Articles in this issue:
Congratulations to our fellow employees on their anniversary with the team! We greatly appreciate and value your hard work and success; and for this, we stand by our saying that we have “Simply the Best People” here at Collins Electrical Company, Inc..
Thank you for all you do!
How to Stop a Cold
In the United States, most adults can expect to get at least two colds between September and March. Experts aren’t certain why, but they believe it’s because cold viruses survive best in cold, dry weather. So what’s the best way not to get sick? Here are the four top doctor-tested ways to keep colds away.
1. Fight off Colds by Embracing Your Inner Germophobe
Doctors and other medical professionals, who are on the front lines in the war against colds, have discovered ingenious ways to avoid touching hard surfaces that many other people have also touched (leaving behind cold viruses that can live for up to 24 hours). They open doors with their forearms, for instance, and push elevator buttons with their knuckles (good idea!). Train yourself to think in terms of public surfaces, which means being aware of anything other people touch. The handles of shopping carts, doorknobs and toilet seats are obvious concerns. But also consider the steering wheel of your car or personal computer, if there are others in your family that use those. Carry disinfectant wipes to wipe down surfaces and be mindful of washing your hands frequently and using hand sanitizer when out in the public.
2. Fight off Colds by Making Your Face off-Limits to Hands
Of the more than 200 viruses that cause the common cold, the majority are a type called rhinoviruses, the root of which is rhino, which means nose. Virus particles must make it into the mucous membranes lining the nose in order to cause infection; the nasopharynx — where the nose meets the mouth — is the “sweet spot” for these viruses. If they can reach this spot, it’s very likely you’ll get sick; if you prevent them from getting there, you won’t. And a virus deposited at the base of the nose can easily be inhaled higher up into the nose. Virus particles can’t easily reach the nose on their own, since they don’t stay airborne for long; they need your hands to transport them there. Therefore, if your hands don’t touch your mouth or nose, the virus has no way to hitchhike a ride. One more thing most people don’t realize: The eyes are connected directly to the nasal passages via the tear ducts so avoid wiping your eyes as well.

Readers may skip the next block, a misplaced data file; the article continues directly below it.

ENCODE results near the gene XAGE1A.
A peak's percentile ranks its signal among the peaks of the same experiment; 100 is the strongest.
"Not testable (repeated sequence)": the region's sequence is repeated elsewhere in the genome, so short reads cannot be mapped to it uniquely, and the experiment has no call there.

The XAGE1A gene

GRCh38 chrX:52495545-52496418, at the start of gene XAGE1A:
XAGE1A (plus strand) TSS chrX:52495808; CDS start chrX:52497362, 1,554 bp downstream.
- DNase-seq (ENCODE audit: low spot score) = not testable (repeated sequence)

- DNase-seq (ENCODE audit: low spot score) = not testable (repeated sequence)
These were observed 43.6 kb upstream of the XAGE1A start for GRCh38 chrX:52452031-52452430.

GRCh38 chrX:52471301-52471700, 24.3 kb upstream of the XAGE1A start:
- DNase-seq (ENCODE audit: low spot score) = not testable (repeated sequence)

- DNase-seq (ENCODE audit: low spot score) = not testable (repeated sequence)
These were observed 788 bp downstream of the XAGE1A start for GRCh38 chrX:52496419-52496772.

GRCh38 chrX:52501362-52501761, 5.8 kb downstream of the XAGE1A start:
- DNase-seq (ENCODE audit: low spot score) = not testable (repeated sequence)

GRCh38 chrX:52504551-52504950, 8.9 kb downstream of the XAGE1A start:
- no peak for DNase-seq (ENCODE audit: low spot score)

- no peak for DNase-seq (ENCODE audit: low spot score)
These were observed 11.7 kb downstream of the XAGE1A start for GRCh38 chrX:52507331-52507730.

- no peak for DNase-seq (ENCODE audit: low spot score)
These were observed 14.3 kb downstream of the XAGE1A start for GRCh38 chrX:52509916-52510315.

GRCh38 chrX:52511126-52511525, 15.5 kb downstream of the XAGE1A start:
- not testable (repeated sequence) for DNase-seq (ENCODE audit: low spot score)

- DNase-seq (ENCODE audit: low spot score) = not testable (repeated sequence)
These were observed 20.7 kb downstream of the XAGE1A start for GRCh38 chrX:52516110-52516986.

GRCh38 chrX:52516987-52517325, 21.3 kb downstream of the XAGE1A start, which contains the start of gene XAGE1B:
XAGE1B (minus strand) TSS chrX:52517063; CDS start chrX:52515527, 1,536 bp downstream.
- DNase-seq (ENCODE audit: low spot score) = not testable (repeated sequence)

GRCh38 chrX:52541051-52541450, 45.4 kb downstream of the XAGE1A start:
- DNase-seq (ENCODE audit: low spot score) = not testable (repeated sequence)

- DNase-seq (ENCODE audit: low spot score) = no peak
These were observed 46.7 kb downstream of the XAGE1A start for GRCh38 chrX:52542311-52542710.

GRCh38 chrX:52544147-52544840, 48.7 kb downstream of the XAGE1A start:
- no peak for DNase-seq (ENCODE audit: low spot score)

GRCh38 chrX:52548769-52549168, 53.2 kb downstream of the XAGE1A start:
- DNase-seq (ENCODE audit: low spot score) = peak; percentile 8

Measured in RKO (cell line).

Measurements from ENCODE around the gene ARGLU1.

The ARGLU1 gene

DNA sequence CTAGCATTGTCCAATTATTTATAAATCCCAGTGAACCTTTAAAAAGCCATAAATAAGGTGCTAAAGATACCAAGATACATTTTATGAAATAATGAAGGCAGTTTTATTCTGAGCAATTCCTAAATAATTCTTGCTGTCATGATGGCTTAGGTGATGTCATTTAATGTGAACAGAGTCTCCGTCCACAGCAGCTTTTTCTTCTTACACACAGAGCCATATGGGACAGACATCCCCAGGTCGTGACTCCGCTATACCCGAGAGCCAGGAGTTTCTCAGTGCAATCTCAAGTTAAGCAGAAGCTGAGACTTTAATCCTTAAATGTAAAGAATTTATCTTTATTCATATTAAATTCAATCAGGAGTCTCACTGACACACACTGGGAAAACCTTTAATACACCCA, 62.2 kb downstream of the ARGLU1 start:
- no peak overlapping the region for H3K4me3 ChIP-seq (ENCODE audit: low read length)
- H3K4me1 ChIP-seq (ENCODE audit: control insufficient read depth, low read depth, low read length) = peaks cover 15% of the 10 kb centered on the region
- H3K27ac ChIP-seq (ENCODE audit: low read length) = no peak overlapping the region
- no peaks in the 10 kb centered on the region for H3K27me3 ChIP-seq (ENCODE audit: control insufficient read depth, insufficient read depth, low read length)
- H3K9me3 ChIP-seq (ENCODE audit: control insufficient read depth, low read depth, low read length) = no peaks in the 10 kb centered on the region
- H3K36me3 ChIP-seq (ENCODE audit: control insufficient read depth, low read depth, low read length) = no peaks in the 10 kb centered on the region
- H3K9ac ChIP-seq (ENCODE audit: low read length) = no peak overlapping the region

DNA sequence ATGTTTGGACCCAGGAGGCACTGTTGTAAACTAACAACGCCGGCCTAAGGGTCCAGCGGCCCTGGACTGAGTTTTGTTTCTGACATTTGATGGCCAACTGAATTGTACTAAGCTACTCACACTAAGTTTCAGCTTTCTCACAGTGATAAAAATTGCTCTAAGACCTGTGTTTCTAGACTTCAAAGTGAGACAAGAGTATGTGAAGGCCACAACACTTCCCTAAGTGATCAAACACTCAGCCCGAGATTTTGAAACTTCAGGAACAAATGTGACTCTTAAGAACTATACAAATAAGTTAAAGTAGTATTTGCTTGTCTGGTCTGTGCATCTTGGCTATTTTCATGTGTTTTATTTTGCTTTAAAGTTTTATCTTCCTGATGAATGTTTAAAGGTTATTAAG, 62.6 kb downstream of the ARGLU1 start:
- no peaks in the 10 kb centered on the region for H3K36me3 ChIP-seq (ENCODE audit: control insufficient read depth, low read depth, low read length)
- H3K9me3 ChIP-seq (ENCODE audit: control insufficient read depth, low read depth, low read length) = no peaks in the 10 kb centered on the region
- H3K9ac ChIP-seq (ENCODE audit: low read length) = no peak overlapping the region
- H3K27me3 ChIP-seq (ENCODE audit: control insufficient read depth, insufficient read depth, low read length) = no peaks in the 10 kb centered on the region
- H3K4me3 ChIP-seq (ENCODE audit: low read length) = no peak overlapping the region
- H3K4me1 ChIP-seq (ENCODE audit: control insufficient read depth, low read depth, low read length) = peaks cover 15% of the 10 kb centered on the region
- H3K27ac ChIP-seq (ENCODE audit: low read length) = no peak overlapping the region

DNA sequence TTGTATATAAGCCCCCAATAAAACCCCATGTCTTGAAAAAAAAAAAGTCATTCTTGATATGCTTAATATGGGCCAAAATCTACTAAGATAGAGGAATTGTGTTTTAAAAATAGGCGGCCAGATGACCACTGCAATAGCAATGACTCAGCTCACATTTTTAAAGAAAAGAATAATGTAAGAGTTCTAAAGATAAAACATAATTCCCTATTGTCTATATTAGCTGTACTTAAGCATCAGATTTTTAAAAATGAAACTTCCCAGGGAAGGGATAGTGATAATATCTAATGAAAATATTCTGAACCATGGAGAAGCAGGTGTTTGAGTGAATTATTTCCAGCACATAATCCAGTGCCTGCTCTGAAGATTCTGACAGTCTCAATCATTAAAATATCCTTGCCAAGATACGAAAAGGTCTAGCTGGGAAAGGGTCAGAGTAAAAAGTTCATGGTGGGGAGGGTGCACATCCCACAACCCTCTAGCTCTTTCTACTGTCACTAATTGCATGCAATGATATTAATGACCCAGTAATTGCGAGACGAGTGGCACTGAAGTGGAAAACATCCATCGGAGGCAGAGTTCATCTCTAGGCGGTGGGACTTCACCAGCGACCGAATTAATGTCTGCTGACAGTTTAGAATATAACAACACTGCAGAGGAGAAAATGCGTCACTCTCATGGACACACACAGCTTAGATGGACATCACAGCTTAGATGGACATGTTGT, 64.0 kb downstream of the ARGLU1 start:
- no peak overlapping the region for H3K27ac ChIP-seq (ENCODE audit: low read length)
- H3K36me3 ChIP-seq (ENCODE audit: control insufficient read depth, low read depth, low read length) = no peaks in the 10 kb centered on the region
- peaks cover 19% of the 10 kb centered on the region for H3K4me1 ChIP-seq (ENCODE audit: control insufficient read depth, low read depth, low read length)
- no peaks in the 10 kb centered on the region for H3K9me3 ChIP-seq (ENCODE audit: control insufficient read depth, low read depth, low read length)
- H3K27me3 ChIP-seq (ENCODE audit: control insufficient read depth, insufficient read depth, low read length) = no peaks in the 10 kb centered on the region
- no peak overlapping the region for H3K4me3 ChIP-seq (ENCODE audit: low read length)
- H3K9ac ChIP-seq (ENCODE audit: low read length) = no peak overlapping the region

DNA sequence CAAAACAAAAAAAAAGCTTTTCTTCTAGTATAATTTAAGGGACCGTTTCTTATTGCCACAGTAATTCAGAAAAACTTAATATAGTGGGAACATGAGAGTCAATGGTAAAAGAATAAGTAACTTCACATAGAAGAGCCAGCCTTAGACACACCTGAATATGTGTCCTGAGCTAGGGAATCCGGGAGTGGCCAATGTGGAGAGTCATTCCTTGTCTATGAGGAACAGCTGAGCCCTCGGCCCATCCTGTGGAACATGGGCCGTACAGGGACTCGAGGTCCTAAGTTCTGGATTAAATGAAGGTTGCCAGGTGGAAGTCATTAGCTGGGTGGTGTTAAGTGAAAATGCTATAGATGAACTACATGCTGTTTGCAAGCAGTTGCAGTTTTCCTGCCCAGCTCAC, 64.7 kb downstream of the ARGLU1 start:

3. Fight off Colds by Being Wary of the Sneeze
It may look a little silly when you see someone sneeze into the crook of their elbow, but they’re doing you an enormous favor. Colds are spread by physical contact with tiny particles of virus, and when you sneeze, you send droplets of virus-filled mucous raining down onto any handy surface, including your hand if you’ve used it to cover your mouth. So do everyone, including yourself, a favor by training yourself and your family in the art of the elbow sneeze. (If you do use a tissue, make sure to dispose of it promptly. One study found that cold germs can live for several hours on tissues and other porous surfaces.)
4. Fight off Colds With Vitamin D
There is one simple and inexpensive vitamin that’s proven to boost immune function, though: vitamin D. According to a 2010 study of schoolchildren published in the American Journal of Clinical Nutrition, taking just 1,200 IUs (international units) of vitamin D cut their rate of getting influenza A by almost half. Studies show that most adults don’t get enough of this nutrient from their diet alone. Experts don’t yet know exactly how vitamin D protects against colds and flu, but numerous studies show a direct association between low blood levels of vitamin D and frequency of infection. It’s easy to have the level of vitamin D in your blood checked via a blood test. But a safer approach may be to take a vitamin D supplement no matter what, since there aren’t any negative side effects to worry about unless you take a huge amount. It’s best to take it in the form of vitamin D-3, because is most easily absorbed.